A familiar scenario will demonstrate what I mean: You are at a stoplight, waiting for a left-turn arrow. You’re the fifth car in line, but you know from experience that six, sometimes seven cars usually make it through before the arrow turns, so you’ll be fine. You get your arrow. The first car starts through the intersection, then the second and the third. You take your foot off the brake to move forward. Then you put your foot back on the brake because you realize that the fourth car, the one in front of you, isn’t moving. You see that the driver in front of you is looking down at his phone. You give a little tap on your horn. Nothing. The turn-arrow turns yellow. You lean on the horn. The driver ahead of you jerks his head up as if from a deep sleep and lurches forward and through the intersection just as the light turns red again. You, meanwhile, are left to wait for the next arrow.

Consider how many judgments you make in that moment. You judge that driver’s character and his home-raising. You reach conclusions regarding his ability to consider the feelings of others. You wonder how a person with such convoluted priorities could ever hold a job or otherwise contribute to society. 

How did this cascade of judgments start? It started with your eyes. You saw an arrow turn green. You saw three cars move. You saw a fourth car not move. You saw that the driver of that fourth car was looking down rather than looking ahead (you didn’t, by the way, even see a mobile phone). Those few visual stimuli were more than enough. The eye is an organ of judgment.

This brings us to the oft-repeated writing advice, “Show, don’t tell.” What’s the difference? “Showing” is simply presenting to your reader what she would see and hear (and perhaps smell, taste, and touch) if she were present in the scene where the action is happening. “Telling” is everything else–explaining, editorializing, describing what’s going on inside a character’s head, providing backstory, summarizing action, etc. Imagine there was a video camera set up in the room where the action takes place. Anything that could appear in the video is showing. Anything you write that couldn’t appear in the video is telling.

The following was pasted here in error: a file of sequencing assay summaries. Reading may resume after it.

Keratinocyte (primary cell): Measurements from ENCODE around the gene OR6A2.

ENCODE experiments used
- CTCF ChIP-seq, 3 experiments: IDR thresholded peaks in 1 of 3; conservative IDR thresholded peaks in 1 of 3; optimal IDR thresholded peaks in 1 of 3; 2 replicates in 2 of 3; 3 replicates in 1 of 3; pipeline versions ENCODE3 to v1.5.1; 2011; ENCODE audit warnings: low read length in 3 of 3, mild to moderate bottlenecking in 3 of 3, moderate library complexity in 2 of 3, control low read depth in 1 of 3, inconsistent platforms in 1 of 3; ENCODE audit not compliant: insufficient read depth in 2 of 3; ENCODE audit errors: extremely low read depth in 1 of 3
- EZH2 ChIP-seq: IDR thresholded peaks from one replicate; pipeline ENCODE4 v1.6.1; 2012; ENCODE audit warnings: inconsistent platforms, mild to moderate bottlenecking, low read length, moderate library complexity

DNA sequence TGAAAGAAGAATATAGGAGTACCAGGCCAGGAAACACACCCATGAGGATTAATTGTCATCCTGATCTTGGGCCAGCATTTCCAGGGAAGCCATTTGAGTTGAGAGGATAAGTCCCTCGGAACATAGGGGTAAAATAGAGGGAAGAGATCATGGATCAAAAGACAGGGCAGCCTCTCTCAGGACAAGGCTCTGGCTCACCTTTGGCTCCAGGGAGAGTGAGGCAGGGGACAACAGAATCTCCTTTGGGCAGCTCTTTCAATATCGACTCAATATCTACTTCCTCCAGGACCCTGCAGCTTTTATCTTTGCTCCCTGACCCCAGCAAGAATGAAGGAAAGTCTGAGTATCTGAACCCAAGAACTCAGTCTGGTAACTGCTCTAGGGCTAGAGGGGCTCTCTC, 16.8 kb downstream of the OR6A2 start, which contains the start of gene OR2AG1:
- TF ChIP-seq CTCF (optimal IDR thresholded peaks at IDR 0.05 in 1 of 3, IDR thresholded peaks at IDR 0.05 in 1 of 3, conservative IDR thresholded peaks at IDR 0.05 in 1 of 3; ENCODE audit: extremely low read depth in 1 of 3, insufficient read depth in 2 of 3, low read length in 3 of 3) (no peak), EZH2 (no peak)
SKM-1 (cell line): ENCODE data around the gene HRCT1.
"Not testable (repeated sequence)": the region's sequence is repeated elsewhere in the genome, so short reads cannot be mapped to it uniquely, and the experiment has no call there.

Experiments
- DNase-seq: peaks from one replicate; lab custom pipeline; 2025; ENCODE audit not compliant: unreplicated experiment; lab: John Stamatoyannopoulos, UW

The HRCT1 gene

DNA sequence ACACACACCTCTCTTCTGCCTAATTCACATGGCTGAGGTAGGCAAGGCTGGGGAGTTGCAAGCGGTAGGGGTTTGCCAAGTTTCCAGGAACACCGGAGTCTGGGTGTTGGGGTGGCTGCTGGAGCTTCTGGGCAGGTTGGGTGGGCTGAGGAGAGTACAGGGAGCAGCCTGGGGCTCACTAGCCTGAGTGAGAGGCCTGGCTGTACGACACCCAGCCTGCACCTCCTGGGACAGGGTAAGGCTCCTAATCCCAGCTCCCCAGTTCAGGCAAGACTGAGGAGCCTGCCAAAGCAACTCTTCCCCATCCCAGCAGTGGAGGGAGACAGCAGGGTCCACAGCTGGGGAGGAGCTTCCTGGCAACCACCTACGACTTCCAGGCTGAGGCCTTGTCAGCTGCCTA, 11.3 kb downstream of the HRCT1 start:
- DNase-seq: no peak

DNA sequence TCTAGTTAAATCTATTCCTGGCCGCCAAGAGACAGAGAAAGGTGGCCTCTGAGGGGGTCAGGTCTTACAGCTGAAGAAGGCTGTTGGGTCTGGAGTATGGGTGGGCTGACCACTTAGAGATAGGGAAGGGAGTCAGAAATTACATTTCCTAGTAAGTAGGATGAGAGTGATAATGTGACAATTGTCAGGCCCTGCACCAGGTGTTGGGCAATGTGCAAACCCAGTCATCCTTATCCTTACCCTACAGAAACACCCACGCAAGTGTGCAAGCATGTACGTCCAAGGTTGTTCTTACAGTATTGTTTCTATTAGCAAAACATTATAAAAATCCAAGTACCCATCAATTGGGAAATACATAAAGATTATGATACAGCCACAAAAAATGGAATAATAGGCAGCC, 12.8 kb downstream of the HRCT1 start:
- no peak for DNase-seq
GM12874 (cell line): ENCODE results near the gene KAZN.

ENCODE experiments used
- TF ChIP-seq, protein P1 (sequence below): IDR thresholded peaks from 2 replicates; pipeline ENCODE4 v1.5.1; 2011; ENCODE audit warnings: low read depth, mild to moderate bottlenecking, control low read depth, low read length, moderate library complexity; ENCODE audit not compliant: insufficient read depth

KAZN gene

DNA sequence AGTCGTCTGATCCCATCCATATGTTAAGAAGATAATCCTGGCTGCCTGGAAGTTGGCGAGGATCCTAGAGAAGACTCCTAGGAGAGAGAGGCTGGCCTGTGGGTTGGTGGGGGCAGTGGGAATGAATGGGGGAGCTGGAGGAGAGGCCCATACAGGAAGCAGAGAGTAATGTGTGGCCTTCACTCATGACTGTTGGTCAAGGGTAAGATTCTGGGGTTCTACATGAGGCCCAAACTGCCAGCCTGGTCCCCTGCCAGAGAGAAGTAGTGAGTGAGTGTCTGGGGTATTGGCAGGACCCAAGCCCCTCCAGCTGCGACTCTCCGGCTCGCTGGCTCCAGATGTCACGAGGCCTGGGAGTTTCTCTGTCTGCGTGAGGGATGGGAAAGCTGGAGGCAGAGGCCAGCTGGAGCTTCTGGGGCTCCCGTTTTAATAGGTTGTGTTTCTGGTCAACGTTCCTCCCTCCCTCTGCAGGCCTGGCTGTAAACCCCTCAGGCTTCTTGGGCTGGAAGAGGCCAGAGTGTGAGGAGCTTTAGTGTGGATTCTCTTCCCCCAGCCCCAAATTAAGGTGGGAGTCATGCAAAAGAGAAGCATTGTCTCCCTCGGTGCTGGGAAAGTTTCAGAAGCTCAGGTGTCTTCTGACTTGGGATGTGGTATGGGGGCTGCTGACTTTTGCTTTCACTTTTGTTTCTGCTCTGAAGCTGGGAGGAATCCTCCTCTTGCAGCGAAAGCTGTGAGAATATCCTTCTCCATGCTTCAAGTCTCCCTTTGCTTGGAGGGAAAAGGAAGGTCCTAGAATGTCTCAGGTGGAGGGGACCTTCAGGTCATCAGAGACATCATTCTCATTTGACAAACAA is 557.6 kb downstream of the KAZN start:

Here are two samples describing the same event; the first is all showing, and the second is mostly telling.

Sample 1 (all showing):
When the light turned green and the cars started to move, the car in front of me didn’t go anywhere. The driver just sat there, his head pointed down toward his lap, until I honked my horn…

Sample 2 (mostly telling):
When the arrow turned green and the cars started to move, the jackass in front of me just sits there, gawping at his phone as if it’s the Holy Grail or something, as if there’s not a whole line of people behind him who might have places to be. But God forbid that he should have to wait until he gets wherever he’s going to look at his texts or update his MySpace page or watch his cat videos or whatever he’s doing up there while the rest of us sit there and wait for him to notice that the world hasn’t stopped turning.

In Sample 2, everything before the first comma is showing–what anybody at the red light would see–and everything after the first comma is telling–interpretation and commentary and speculation by the writer.

The idea behind the “Show-Don’t-Tell” principle is that showing more closely approximates the way experience comes to us in real life. We gather information through our senses, then our logic and judgment go to work making sense of those inputs. When the person in front of you holds up a line of cars because he’s looking at his phone, you don’t need a narrator to tell you that he’s a self-absorbed jackass. You take in the sensory data (green arrow, no movement, driver looking down instead of looking at road), and you reach your own conclusion. And, by the way, almost everybody presented with that sensory data would reach a similar conclusion.

When you choose to show rather than tell, you are trusting that your readers’ judgment apparatus is intact, and that she will reach the appropriate conclusions without being told what conclusions to reach. But you are also trusting your own ability to show the right things that will lead the reader to the appropriate judgments. Telling is a shortcut: Here’s what I want you to think about this.